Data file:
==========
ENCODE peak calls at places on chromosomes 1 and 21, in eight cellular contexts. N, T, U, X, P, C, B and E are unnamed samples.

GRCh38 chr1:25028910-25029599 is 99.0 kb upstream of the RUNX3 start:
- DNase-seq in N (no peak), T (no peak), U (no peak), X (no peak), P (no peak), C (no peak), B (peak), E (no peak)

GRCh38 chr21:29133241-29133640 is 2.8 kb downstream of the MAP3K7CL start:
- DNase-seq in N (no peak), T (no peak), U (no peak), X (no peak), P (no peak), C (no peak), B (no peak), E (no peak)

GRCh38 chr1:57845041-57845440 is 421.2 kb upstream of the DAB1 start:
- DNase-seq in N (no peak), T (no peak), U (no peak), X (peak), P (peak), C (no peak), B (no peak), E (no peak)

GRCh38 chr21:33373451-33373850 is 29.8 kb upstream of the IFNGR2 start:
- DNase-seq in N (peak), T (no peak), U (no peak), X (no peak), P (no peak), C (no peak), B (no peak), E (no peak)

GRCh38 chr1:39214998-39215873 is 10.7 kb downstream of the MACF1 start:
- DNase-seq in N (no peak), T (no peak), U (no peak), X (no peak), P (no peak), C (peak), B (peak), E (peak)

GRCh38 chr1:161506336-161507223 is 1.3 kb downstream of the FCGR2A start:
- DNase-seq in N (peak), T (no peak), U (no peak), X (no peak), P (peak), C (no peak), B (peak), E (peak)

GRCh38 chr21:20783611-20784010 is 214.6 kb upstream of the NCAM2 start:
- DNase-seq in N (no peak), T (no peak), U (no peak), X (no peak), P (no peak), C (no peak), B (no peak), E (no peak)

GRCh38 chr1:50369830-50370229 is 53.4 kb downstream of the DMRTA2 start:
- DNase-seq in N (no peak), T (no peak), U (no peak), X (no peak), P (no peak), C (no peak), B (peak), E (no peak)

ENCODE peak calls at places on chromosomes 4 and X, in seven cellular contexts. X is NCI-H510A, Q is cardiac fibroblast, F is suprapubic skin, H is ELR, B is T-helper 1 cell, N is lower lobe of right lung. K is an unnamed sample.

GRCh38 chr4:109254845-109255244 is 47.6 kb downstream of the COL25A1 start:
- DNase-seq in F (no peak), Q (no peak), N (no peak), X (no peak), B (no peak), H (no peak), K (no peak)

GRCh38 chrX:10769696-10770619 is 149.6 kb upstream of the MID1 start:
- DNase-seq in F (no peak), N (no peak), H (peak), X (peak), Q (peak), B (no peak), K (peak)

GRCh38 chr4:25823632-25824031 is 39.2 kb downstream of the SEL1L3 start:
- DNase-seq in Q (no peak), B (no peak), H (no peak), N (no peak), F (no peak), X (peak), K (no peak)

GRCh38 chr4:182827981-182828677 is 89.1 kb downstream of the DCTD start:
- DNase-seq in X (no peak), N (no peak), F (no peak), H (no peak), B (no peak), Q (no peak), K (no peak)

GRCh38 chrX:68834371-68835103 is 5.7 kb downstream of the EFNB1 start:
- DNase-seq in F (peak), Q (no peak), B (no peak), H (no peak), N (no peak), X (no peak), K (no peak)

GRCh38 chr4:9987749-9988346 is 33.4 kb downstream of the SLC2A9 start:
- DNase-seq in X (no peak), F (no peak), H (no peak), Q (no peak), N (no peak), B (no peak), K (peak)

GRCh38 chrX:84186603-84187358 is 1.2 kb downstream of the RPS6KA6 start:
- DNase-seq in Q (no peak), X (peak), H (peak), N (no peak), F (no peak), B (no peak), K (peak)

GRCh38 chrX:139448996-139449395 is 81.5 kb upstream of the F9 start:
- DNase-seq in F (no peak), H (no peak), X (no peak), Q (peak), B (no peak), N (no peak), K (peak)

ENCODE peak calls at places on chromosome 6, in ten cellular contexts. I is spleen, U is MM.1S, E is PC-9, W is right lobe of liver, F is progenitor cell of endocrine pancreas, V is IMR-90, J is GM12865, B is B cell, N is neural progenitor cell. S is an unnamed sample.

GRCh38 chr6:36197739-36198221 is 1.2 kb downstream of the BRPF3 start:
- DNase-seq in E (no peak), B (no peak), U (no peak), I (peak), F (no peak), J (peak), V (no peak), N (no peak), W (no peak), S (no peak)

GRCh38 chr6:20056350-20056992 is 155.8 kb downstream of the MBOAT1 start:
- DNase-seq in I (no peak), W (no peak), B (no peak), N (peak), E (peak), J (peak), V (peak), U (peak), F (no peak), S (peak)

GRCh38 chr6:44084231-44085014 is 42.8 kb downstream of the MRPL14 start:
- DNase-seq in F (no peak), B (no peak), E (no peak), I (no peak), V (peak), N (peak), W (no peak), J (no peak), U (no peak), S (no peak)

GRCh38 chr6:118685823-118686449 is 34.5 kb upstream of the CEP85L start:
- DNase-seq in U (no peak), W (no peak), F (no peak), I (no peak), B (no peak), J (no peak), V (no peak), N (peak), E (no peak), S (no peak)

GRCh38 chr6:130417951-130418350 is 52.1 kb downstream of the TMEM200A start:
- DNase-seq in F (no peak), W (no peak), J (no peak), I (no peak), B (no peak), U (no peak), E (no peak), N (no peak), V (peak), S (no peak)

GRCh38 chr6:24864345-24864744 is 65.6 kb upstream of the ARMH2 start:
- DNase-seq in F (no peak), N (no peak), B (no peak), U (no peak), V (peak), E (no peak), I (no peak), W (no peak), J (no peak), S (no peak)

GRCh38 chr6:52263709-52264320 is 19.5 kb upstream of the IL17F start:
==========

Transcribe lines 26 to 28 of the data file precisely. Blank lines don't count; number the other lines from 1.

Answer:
- DNase-seq in X (no peak), N (no peak), F (no peak), H (no peak), B (no peak), Q (no peak), K (no peak)

GRCh38 chrX:68834371-68835103 is 5.7 kb downstream of the EFNB1 start:
- DNase-seq in F (peak), Q (no peak), B (no peak), H (no peak), N (no peak), X (no peak), K (no peak)